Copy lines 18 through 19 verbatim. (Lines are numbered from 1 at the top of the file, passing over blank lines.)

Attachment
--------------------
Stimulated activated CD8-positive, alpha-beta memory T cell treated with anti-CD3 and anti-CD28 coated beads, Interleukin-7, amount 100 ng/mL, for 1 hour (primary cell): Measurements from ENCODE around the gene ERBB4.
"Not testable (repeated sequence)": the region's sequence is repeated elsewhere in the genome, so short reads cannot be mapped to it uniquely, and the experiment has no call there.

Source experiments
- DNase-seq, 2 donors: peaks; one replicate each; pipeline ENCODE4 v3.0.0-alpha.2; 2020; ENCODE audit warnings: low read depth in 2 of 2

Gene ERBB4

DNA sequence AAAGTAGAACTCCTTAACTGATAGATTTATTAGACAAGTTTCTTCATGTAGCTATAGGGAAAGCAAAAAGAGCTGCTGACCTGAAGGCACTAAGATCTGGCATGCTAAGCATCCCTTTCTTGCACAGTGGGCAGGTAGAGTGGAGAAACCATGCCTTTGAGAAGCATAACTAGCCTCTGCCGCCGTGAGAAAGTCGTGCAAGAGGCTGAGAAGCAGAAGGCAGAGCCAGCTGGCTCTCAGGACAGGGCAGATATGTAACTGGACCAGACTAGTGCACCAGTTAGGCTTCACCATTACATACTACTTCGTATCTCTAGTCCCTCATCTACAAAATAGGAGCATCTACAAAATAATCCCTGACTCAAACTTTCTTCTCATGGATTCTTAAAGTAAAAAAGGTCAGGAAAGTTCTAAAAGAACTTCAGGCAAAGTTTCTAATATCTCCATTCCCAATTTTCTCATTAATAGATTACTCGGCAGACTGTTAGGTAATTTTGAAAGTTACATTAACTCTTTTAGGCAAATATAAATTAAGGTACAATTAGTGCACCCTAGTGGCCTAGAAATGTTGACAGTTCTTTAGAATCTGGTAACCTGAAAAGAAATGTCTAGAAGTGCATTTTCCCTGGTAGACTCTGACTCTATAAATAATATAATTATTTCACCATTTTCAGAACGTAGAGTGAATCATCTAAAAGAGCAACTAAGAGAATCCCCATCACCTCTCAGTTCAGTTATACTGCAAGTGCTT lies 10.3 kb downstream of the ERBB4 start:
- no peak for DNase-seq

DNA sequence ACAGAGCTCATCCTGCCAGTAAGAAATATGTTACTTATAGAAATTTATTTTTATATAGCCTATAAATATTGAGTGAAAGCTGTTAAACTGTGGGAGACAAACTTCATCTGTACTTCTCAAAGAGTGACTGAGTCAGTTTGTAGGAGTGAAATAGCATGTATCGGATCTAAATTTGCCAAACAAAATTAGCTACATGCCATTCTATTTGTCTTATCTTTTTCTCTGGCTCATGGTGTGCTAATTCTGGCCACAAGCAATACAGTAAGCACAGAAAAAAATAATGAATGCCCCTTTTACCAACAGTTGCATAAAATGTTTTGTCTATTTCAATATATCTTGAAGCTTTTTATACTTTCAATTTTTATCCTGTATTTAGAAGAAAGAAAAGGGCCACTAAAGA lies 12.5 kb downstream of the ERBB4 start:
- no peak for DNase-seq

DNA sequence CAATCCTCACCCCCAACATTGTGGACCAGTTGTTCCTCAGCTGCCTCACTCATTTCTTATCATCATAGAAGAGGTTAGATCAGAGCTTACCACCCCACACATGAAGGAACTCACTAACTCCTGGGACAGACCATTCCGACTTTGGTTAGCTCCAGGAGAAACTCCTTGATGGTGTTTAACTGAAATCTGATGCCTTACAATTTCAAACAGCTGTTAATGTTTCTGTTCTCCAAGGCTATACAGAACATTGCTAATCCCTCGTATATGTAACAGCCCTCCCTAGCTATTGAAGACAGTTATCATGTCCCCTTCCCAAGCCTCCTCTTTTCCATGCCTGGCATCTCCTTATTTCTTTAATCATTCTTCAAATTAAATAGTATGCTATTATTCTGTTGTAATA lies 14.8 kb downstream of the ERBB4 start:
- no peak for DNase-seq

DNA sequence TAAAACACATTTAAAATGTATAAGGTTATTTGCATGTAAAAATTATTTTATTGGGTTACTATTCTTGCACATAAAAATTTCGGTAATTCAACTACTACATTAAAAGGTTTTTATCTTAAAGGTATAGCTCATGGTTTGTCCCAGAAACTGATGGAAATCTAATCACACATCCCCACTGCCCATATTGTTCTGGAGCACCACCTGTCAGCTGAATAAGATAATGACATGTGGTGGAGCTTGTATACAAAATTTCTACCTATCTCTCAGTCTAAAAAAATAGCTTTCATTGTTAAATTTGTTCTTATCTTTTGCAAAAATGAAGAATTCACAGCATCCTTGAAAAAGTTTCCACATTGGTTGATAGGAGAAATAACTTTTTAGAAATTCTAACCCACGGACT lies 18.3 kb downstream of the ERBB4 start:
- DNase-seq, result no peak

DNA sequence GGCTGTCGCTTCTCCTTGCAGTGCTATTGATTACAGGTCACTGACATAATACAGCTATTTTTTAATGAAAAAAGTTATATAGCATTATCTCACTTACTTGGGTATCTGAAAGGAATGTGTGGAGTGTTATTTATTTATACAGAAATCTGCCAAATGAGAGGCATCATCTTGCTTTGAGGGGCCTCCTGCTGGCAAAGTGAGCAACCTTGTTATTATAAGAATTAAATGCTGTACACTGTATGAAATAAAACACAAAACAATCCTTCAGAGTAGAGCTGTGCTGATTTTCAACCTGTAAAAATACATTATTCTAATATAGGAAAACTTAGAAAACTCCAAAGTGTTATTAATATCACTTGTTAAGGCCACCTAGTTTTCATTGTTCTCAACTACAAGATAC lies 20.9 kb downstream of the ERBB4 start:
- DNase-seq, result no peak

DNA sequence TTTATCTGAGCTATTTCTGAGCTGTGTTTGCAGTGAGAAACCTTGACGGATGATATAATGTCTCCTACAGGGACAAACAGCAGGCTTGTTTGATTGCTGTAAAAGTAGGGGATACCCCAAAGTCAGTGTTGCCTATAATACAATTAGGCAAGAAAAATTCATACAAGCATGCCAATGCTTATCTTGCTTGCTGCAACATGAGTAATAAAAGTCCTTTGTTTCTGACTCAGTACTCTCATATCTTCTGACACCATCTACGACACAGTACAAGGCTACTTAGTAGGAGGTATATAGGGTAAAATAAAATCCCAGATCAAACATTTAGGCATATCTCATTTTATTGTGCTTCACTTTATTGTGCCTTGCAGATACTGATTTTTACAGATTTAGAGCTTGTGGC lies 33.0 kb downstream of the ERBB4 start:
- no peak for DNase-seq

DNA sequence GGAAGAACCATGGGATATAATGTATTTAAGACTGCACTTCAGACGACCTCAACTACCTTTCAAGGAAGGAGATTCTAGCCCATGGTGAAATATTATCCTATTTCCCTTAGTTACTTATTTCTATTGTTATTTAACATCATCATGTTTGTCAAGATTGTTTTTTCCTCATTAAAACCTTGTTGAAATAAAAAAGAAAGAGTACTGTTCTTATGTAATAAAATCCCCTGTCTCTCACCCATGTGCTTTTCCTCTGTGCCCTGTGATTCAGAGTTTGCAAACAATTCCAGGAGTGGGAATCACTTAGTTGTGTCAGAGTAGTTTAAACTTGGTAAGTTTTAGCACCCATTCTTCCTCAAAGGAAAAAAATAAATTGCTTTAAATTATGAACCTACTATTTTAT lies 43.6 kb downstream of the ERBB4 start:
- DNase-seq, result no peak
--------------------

DNA sequence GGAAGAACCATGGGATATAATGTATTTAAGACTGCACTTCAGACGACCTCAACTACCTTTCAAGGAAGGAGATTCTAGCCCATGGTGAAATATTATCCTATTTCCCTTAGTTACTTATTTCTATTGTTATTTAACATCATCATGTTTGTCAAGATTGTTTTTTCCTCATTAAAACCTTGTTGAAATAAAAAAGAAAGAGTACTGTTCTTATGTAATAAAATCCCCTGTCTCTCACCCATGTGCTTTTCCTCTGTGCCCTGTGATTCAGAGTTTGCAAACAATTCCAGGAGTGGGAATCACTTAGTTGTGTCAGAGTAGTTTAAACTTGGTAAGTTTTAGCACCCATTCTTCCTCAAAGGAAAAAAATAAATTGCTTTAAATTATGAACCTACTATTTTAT lies 43.6 kb downstream of the ERBB4 start:
- DNase-seq, result no peak